reviews

REVIEW: White Day: A Labyrinth Named School

Starting a new school is never easy, especially when it’s one plagued by rumours of violent murders and vengeful spirits. Unfortunately for Hee-Min Lee, it takes less than two days before Yeondu High School’s newest student finds himself trapped inside the building overnight – and thrown face-to-face with the malevolent spirits roaming the corridors.

Starting a new school is never easy, especially when it’s one plagued by rumours of violent murders and vengeful spirits. Unfortunately for Hee-Min Lee, it takes less than two days before Yeondu High School’s newest student finds himself trapped inside the building overnight – and thrown face-to-face with the malevolent spirits roaming the corridors.
It started off innocently enough: Hee-Min had intended to quickly sneak in and out to hide some candies in the locker of a classmate. But as soon as he stepped foot inside the shutters slammed closed for the night, locking him inside with possessed janitors hellbent on killing intruders, and vengeful ghosts eager to sap his lifeforce away.
Can Hee-Min sneak though the school and discover a way out? Or is he fated to become yet another ghost haunting the classrooms of Yeondu High School?


Firstly, White Day is not a new game. Well, it is in as far as it has just been released on Steam and PlayStation 4. It was originally released in Korea in 2001 by the Korean game development studio, Sonnori.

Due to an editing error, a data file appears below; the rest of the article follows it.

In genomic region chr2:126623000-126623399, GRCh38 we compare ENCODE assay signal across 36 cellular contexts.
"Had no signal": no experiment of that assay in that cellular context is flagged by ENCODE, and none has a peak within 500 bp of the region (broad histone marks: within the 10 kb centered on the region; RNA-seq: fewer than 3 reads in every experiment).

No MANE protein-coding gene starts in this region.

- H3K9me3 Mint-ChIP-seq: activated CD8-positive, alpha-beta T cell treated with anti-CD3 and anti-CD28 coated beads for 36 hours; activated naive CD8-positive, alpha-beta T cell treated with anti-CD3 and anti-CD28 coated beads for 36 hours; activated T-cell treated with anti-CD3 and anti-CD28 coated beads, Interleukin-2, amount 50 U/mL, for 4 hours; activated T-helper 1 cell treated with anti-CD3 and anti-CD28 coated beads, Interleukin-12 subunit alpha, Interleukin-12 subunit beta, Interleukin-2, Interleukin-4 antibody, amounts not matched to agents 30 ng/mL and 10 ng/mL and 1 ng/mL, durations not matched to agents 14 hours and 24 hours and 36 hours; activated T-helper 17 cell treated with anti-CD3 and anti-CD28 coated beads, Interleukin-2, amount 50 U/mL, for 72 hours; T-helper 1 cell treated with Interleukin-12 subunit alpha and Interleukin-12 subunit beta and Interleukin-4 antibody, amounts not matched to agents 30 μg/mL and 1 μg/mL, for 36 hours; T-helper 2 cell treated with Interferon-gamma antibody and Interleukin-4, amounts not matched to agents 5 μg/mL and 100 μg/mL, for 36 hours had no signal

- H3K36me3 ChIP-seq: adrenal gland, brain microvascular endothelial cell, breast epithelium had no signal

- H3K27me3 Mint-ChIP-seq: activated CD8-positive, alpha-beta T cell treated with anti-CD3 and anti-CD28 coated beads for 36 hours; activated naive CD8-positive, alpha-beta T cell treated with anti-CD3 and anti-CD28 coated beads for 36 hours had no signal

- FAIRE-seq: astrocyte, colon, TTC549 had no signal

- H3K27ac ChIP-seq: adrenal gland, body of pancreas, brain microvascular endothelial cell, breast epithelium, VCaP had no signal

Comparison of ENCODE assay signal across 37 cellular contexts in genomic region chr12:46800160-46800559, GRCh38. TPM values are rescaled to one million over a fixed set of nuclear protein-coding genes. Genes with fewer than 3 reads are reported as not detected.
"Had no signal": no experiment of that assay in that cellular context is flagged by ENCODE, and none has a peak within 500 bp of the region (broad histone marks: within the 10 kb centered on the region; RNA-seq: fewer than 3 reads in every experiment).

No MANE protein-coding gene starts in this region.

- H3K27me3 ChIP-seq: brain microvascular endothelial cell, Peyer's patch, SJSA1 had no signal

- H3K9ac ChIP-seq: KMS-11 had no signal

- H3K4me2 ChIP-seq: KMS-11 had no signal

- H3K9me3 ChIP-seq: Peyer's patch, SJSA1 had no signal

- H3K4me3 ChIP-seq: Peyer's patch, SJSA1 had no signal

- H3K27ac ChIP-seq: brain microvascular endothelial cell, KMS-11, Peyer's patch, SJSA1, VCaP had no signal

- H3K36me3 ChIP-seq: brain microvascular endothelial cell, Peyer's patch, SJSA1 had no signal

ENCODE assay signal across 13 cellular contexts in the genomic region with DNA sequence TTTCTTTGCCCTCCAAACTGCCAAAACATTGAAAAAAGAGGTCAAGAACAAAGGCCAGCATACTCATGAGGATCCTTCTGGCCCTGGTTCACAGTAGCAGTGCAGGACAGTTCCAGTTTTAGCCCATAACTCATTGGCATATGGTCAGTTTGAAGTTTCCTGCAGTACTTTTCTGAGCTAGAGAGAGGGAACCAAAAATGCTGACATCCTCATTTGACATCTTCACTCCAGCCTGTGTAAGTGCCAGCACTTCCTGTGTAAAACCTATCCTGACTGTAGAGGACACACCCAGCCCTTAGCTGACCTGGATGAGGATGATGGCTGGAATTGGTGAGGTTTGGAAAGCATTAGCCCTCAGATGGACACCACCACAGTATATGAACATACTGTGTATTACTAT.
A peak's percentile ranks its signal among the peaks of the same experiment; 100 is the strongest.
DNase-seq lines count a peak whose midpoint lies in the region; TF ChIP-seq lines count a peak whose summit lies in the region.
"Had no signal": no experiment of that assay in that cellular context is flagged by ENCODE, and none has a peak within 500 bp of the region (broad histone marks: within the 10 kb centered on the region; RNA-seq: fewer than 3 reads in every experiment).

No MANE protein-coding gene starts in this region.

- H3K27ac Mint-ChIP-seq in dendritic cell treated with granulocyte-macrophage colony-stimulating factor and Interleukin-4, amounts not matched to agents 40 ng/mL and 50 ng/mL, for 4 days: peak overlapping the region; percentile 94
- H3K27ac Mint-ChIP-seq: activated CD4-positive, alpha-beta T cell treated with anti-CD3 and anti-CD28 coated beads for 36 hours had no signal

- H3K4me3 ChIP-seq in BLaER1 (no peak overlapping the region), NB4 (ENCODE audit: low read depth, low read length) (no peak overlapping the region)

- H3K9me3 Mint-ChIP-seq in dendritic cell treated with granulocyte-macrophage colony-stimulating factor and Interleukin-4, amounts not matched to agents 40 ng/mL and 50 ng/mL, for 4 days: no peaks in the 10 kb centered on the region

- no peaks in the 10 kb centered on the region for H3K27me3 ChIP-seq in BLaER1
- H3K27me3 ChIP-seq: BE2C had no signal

In 2015 it was remade by ROI Games and both directed and produced by the former CEO of Sonnori Lee Won-Sool. Taking the original game, ROI have completely redesigned it from top-to-bottom. They have brought some major story upgrades and mechanical overhauls making it one of the scariest and influential titles ever made. Well, that’s what they claim, but are they right?

white-day-ps5

Well, pretty much!

This is one of those games that takes me back to the days of Silent Hill 2, Haunting Ground and Siren. It was born in Korea, and for some reason the Asian countries have a fantastic track record when it comes to survival horror compared to any other set of countries.

The game-play takes ideas from the original Resident Evil games where you have to gather tools and equipment from within the environment to aid you as you progress through the story. Then it also leaves you with an absence of any fighting mechanics like Outlast did, having to find hiding places or running away. It is survival horror, not finding yourself trapped and being able to merely fight your way out of it.

To progress through the school you must find magical seals in order to open locked doors, which all sounds relatively easy. It isn’t.

White Day is different to most games of this type that you have played before however..

There is no point in looking for a walkthrough or guide for this game if you get stuck. Yes, there will be some out there, but this game changes every time you play and the keypad and lock codes change, so you cant cheat your way through. There are also various puzzles and riddles along the way which unlock ghost stories and collectables.